Industrial space is in high demand – but why?

Thu, Dec 15th 2022 07:58pm

You may be watching the news headlines on the site searches of logistics and tech manufacturers, noticing the construction of large warehouse style buildings on your daily commute, or even contemplating the scarcity of goods or lengthy delivery times for your online orders — the signs are all pointing to a historic and growing need for industrial space in markets from coast to coast. You don’t have to be a real estate insider to know that industrial space is in high demand in the Buffalo-Niagara MSA. While demand is cooling as a result of rising interest rates and cooling consumer spending the realities of the regional real estate market, specifically a lack of quality industrial and warehouse space means demand continue sot be strong.

There are several reasons for the increased demand for industrial type property. The most talked about factor would be the increase in e-commerce business mostly as a result of the Covid-19 pandemic. While your shopping habits have likely shifted to a more online approach out of convenience, availability, etc. the for-sale side of e-commerce also experienced significant growth. Good ideas that sat idle for years came to life with the job market fluctuations brought on by the pandemic. E-commerce has also changed the way we buy our groceries. Delivery service means groceries are filling store warehouses and refrigerated facilities at a higher rate, and of course, adding to the need for already scarce industrial space. These changes in behavior have created the first wave of problems for the industrial real estate market, but that’s not the end of it.

Add to the stresses of e-commerce vitality a growing demand for high-tech manufacturing aimed at alleviating supply chain issues with North American based manufacturing and the limited supply of industrial space is compounded. These users can have unique requirements like low-cost power. While low-cost power is quite common, the quantity of high-power users in the market is not. The cost of the infrastructure and the work with energy companies to meet the demand is often estimated to take years. In addition, these manufacturing facilities demand large footprints and infrastructure driving lease rates and growing the need for build-to-suit product that is leased in full well before a shovel even breaks ground.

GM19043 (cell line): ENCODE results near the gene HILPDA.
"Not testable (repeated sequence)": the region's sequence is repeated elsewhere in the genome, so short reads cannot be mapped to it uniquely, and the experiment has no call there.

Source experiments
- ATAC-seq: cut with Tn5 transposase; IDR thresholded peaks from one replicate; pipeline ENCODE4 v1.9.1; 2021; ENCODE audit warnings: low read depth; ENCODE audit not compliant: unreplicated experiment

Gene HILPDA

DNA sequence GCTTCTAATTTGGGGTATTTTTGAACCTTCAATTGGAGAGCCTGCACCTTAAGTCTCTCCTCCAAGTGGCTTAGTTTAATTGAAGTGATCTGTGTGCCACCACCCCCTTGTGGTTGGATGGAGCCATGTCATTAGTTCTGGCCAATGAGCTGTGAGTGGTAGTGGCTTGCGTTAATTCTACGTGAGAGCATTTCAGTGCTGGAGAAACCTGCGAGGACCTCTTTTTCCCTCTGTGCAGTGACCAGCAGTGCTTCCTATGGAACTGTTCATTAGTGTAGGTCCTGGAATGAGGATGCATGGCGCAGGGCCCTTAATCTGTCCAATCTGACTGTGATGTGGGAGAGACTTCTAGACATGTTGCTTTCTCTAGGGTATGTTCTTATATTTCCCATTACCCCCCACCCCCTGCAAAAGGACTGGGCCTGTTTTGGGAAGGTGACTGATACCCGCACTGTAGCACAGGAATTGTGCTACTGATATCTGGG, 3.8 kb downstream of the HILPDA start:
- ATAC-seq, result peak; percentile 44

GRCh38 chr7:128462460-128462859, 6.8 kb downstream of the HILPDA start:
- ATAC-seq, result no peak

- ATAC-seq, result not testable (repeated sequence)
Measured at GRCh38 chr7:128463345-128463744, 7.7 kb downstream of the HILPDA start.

Further stressing the industrial real estate supply, the rising costs to transport goods led primarily by fuel and insurance costs as well as government legislation aimed at regulating the trucking industry, and you have created demand for industrial spaces of all classes, outside traditional industrial development areas, and at a rate that developers can’t keep pace with.

Those tenants that currently occupy warehouse space are signing long term extensions and renewals while those building industrial real estate are leasing space well outside what is needed to meet their current needs. The added cost of the lease remains lower than transportation costs and is a guarantee that their business has the space to grow or the ability to leverage their space with other users. Hoarding activity in the marketplace is a sure sign that pressure on the industrial real estate market will remain for some time to come.

In large markets the demand is already driving creative solutions that include multi-level warehouse space with docking capabilities above grade level floors. Other, more common solutions include extending racking, creating mezzanine levels for non-essential processes, and at times storing products in trailers.

Looking forward, there are some early indicators that the trend is beginning to slow. Based mostly on rising interest rates and the resulting reduction in consumer spending coupled with increased costs of occupancy as utility costs rise, and the path becomes understandable. While the experts studying the real impacts and their effect on the longevity of this space shortage, this movement in the marketplace will continue to create opportunities in both a traditional sense and through creative solutions to what is really an age old problem of supply and demand.

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